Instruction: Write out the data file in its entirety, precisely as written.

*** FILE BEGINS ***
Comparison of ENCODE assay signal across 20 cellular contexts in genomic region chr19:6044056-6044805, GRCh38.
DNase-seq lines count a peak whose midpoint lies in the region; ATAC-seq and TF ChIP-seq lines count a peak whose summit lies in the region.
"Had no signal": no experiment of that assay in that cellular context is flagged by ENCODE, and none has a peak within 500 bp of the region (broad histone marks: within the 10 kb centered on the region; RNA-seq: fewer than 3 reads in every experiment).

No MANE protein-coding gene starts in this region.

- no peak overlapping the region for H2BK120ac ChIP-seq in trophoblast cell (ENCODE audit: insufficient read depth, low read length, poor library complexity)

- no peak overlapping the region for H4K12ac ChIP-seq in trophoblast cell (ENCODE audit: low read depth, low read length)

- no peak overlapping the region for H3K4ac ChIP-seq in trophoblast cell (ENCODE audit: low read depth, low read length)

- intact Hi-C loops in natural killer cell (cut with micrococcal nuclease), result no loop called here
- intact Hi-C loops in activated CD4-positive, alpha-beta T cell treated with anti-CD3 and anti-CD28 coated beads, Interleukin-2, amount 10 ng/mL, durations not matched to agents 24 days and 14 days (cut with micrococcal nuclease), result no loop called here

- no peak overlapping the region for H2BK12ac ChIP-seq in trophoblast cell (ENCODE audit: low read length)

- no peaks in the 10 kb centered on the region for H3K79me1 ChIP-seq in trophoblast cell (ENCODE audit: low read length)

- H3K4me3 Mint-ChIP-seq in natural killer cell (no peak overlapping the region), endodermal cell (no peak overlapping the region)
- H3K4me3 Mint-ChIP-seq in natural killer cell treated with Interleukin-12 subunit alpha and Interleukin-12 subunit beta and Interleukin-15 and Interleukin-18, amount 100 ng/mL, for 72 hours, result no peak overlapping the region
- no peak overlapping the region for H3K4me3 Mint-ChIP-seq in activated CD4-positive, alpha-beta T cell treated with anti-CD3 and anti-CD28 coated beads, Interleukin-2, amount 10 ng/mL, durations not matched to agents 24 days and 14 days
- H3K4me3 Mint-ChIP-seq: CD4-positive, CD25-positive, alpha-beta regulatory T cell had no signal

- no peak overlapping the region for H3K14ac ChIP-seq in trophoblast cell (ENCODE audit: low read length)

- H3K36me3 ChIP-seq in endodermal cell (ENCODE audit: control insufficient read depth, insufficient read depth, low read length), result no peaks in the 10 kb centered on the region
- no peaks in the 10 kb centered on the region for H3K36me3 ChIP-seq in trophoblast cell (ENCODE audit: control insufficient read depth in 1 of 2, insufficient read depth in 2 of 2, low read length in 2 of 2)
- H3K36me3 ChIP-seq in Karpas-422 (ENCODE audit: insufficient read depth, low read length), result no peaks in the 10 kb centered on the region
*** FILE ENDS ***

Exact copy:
Comparison of ENCODE assay signal across 20 cellular contexts in genomic region chr19:6044056-6044805, GRCh38.
DNase-seq lines count a peak whose midpoint lies in the region; ATAC-seq and TF ChIP-seq lines count a peak whose summit lies in the region.
"Had no signal": no experiment of that assay in that cellular context is flagged by ENCODE, and none has a peak within 500 bp of the region (broad histone marks: within the 10 kb centered on the region; RNA-seq: fewer than 3 reads in every experiment).

No MANE protein-coding gene starts in this region.

- no peak overlapping the region for H2BK120ac ChIP-seq in trophoblast cell (ENCODE audit: insufficient read depth, low read length, poor library complexity)

- no peak overlapping the region for H4K12ac ChIP-seq in trophoblast cell (ENCODE audit: low read depth, low read length)

- no peak overlapping the region for H3K4ac ChIP-seq in trophoblast cell (ENCODE audit: low read depth, low read length)

- intact Hi-C loops in natural killer cell (cut with micrococcal nuclease), result no loop called here
- intact Hi-C loops in activated CD4-positive, alpha-beta T cell treated with anti-CD3 and anti-CD28 coated beads, Interleukin-2, amount 10 ng/mL, durations not matched to agents 24 days and 14 days (cut with micrococcal nuclease), result no loop called here

- no peak overlapping the region for H2BK12ac ChIP-seq in trophoblast cell (ENCODE audit: low read length)

- no peaks in the 10 kb centered on the region for H3K79me1 ChIP-seq in trophoblast cell (ENCODE audit: low read length)

- H3K4me3 Mint-ChIP-seq in natural killer cell (no peak overlapping the region), endodermal cell (no peak overlapping the region)
- H3K4me3 Mint-ChIP-seq in natural killer cell treated with Interleukin-12 subunit alpha and Interleukin-12 subunit beta and Interleukin-15 and Interleukin-18, amount 100 ng/mL, for 72 hours, result no peak overlapping the region
- no peak overlapping the region for H3K4me3 Mint-ChIP-seq in activated CD4-positive, alpha-beta T cell treated with anti-CD3 and anti-CD28 coated beads, Interleukin-2, amount 10 ng/mL, durations not matched to agents 24 days and 14 days
- H3K4me3 Mint-ChIP-seq: CD4-positive, CD25-positive, alpha-beta regulatory T cell had no signal

- no peak overlapping the region for H3K14ac ChIP-seq in trophoblast cell (ENCODE audit: low read length)

- H3K36me3 ChIP-seq in endodermal cell (ENCODE audit: control insufficient read depth, insufficient read depth, low read length), result no peaks in the 10 kb centered on the region
- no peaks in the 10 kb centered on the region for H3K36me3 ChIP-seq in trophoblast cell (ENCODE audit: control insufficient read depth in 1 of 2, insufficient read depth in 2 of 2, low read length in 2 of 2)
- H3K36me3 ChIP-seq in Karpas-422 (ENCODE audit: insufficient read depth, low read length), result no peaks in the 10 kb centered on the region